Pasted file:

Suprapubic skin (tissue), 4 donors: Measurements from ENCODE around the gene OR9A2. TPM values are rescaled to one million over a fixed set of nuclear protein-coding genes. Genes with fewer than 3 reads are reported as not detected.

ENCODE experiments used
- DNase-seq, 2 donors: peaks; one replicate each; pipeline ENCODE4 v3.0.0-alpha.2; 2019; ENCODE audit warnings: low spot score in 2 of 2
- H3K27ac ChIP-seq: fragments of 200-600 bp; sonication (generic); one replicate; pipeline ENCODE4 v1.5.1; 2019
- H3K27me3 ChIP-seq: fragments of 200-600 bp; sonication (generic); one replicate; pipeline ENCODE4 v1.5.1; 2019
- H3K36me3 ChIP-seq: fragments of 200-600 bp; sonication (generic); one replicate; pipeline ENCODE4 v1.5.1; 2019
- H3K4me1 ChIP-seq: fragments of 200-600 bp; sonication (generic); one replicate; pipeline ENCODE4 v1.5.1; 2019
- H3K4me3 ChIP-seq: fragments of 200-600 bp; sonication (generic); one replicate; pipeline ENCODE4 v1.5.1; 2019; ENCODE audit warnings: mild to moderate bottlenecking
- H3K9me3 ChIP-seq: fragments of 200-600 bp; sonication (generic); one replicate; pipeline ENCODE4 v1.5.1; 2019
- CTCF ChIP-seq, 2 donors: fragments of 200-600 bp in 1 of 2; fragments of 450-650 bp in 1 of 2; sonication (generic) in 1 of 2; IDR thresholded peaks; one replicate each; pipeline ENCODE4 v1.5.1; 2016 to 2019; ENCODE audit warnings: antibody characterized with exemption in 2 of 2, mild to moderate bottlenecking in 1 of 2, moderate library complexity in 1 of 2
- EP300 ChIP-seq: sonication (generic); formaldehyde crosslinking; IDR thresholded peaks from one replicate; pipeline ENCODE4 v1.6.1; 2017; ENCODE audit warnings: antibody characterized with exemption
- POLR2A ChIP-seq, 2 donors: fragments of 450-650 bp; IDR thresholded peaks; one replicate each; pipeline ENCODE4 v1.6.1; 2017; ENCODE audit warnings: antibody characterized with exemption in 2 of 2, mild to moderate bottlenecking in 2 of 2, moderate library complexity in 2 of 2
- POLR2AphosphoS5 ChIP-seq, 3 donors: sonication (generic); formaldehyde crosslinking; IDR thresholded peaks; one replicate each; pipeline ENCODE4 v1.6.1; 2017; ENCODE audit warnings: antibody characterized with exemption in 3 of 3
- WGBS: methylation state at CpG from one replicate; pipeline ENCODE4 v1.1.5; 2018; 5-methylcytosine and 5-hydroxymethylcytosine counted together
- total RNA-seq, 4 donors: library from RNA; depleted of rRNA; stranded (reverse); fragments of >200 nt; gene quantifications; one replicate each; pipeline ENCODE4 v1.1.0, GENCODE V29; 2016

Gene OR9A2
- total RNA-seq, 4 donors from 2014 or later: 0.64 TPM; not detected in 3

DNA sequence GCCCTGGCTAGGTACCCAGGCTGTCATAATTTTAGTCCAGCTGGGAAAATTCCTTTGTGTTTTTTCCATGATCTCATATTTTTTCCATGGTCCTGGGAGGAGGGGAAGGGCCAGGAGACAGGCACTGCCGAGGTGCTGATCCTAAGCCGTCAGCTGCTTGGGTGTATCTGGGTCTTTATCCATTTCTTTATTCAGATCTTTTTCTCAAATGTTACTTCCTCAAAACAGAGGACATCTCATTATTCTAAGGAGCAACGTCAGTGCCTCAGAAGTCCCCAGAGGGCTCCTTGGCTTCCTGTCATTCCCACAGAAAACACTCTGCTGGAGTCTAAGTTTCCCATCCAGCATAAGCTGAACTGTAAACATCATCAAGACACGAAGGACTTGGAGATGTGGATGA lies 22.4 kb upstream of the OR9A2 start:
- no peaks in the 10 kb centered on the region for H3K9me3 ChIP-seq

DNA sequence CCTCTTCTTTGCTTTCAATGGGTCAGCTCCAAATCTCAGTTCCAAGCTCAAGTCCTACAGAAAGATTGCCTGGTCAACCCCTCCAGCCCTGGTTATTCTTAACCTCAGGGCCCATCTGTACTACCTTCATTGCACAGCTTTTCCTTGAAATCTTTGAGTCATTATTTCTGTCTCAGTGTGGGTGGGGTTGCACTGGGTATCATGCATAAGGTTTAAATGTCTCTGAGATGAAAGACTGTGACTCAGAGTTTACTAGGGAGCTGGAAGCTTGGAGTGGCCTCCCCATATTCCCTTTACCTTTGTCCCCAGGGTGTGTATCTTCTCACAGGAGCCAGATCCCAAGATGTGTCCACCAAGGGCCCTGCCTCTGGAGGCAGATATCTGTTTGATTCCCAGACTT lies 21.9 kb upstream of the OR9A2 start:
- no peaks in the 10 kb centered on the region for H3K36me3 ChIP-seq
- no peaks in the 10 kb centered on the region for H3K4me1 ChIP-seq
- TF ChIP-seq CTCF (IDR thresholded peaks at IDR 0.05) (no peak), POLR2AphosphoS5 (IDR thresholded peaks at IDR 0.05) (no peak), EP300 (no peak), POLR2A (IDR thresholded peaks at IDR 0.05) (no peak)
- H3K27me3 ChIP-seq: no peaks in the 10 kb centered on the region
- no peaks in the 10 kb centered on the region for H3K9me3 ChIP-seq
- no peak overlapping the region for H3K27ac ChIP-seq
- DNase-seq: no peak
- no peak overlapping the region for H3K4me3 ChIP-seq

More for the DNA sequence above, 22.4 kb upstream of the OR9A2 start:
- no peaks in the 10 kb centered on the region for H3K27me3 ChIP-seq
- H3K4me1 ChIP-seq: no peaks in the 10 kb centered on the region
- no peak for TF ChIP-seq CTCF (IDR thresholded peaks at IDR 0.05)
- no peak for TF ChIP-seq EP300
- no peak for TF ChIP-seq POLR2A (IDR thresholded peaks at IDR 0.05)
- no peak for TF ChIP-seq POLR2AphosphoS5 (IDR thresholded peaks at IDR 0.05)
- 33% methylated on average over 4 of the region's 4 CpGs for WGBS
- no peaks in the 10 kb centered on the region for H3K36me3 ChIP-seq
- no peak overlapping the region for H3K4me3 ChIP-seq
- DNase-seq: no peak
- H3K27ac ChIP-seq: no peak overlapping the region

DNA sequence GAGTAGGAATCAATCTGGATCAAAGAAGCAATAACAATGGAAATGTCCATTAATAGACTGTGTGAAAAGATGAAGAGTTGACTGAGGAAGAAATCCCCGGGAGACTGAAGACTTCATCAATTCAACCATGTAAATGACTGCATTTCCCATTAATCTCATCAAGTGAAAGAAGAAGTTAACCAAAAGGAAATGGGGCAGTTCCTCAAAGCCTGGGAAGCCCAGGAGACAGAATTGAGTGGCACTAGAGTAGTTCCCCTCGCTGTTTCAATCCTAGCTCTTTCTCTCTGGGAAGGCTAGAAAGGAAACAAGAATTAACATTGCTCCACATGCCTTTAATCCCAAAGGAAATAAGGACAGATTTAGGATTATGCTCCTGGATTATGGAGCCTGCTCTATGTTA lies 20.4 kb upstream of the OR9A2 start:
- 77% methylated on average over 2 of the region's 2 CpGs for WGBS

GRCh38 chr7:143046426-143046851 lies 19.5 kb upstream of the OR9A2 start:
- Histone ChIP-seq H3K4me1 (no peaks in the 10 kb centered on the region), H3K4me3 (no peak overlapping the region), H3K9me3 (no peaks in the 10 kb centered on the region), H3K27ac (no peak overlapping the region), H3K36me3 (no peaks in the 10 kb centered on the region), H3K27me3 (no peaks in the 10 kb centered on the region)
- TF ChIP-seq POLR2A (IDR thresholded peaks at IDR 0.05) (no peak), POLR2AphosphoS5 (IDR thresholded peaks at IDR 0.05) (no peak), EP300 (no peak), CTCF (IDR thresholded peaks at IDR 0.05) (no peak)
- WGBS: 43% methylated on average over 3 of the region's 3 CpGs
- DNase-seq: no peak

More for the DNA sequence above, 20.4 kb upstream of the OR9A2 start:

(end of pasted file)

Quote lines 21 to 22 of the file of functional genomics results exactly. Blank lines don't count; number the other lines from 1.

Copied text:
- no peaks in the 10 kb centered on the region for H3K36me3 ChIP-seq
- no peaks in the 10 kb centered on the region for H3K4me1 ChIP-seq